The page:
Sends arms to Syria, Myanmar
By Lawrence Audu
A panel of experts constituting the United Nations confidential Independent monitors has accused North Korea of violating United Nations sanctions to earn nearly $200 million in 2017 from banned commodity exports, and supplying weapons to Syria and Myanmar.
In a report to a U.N. Security Council sanctions committee, Friday the monitors said North Korea had shipped coal to ports, including in Russia, China, South Korea, Malaysia and Vietnam, mainly using false paperwork that showed countries such as Russia and China as the coal origin, instead of North Korea.
The 15-member council has unanimously boosted sanctions on North Korea since 2006 in a bid to choke funding for Pyongyang’s nuclear and ballistic missile programs, banning exports including coal, iron, lead, textiles and seafood, and capping imports of crude oil and refined petroleum products.
“The DPRK (North Korea) is already flouting the most recent resolutions by exploiting global oil supply chains, complicit foreign nationals, offshore company registries and the international banking system,” the U.N. monitors wrote in the 213-page report.
The panel of experts also said they had investigated ongoing ballistic missile cooperation between Syria and Myanmar, including more than 40 previously unreported North Korea shipments between 2012 and 2017 to Syria’s Scientific Studies and Research Centre, which oversees the country’s chemical weapons program.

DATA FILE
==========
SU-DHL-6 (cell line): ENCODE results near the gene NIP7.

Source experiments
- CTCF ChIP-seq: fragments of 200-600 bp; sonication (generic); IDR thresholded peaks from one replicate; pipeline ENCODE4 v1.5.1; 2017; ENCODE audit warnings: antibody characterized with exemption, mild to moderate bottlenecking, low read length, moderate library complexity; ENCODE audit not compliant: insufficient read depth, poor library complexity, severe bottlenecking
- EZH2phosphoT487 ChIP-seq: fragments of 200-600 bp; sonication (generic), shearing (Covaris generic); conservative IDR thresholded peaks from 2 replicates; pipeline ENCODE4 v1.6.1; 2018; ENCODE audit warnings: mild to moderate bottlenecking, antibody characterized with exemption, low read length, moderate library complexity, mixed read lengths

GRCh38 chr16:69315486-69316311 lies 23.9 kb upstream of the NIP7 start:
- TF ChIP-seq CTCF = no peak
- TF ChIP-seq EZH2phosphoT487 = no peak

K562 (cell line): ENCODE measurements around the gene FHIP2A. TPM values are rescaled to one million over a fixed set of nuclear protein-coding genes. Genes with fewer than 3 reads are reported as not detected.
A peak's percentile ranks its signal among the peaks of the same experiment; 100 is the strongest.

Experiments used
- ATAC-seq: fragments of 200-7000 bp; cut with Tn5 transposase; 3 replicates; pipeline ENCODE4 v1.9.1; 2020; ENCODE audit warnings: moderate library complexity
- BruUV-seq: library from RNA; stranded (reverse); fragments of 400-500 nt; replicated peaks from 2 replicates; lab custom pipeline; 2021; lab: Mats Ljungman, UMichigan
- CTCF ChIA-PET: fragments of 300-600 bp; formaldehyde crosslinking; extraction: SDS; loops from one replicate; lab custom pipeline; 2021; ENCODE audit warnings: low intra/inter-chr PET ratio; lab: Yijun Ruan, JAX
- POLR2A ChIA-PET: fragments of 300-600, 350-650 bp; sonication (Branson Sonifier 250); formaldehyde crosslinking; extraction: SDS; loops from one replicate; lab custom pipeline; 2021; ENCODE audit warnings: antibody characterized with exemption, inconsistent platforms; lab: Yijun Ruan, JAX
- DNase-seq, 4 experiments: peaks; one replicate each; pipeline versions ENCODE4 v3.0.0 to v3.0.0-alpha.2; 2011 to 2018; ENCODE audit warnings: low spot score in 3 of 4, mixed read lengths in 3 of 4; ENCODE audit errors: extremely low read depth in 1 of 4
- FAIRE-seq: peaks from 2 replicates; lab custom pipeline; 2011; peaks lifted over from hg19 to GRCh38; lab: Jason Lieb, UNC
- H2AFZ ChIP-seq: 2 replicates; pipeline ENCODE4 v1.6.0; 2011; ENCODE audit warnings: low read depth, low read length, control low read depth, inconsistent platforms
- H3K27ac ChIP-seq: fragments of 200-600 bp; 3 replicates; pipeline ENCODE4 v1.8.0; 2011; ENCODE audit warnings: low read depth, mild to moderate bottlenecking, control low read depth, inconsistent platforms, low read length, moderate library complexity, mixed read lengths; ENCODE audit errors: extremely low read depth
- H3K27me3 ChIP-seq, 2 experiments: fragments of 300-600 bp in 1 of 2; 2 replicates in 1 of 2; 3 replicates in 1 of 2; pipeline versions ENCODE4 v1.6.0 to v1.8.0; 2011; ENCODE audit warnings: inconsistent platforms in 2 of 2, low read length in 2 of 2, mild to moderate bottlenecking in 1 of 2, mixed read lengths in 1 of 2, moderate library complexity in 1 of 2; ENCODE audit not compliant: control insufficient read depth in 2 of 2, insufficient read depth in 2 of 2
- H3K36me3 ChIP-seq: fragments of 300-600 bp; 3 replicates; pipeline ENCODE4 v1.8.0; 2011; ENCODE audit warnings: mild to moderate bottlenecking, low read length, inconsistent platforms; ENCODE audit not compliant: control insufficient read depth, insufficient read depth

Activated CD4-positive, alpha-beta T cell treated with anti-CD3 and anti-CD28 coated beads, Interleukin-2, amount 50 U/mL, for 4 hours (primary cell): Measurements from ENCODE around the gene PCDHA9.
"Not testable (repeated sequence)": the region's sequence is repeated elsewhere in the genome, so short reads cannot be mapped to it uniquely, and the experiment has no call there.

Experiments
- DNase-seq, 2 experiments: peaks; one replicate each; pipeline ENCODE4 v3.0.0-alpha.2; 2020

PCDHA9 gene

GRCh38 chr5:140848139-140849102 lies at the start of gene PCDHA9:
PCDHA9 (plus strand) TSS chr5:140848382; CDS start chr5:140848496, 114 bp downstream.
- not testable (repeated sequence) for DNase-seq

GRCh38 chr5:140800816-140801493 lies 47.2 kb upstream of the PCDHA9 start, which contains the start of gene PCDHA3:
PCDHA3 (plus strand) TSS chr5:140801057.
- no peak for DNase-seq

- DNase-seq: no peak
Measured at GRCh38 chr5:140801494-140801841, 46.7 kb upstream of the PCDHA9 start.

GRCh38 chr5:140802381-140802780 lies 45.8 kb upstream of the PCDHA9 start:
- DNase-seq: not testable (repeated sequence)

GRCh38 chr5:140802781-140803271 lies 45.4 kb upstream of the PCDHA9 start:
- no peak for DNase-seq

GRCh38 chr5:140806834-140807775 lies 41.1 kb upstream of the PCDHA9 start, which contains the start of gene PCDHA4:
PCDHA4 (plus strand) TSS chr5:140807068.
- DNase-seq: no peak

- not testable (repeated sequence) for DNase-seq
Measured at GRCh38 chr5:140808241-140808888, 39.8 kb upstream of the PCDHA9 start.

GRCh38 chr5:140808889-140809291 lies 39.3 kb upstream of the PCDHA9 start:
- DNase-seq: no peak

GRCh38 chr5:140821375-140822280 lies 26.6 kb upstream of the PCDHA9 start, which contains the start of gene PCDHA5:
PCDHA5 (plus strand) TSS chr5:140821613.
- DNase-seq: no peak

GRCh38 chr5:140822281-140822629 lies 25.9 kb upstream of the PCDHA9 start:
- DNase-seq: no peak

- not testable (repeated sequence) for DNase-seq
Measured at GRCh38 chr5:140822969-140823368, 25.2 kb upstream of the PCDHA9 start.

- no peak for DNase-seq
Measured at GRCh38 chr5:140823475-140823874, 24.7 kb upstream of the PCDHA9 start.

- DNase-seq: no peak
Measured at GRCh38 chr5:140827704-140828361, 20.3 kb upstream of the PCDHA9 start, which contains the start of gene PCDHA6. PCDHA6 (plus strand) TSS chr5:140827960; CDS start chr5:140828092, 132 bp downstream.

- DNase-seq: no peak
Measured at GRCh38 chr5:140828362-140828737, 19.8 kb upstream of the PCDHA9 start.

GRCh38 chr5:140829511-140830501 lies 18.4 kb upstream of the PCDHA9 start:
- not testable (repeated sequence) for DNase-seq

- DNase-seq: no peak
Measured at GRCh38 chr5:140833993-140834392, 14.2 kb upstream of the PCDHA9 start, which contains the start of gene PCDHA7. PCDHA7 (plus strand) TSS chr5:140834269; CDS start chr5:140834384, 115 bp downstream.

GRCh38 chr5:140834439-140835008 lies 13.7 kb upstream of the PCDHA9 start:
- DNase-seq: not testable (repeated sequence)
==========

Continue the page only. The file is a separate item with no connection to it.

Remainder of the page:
The investigation has shown “further evidence of arms embargo and other violations, including through the transfer of items with utility in ballistic missile and chemical weapons programs,” the U.N. monitors wrote.
They also inspected cargo from two North Korea shipments intercepted by unidentified countries en route to Syria. Both contained acid-resistant tiles that could cover an area equal to a large scale industrial project, the monitors reported.
The U.N. monitors also said one country, which they did not identify, reported it had evidence that Myanmar received ballistic missile systems from North Korea, along with conventional weapons, including multiple rocket launchers and surface-to-air missiles.
“The DPRK combined deceptive navigation patterns, signals manipulation, transshipments as well as fraudulent documentation to obscure the origin of the coal,” the monitors said.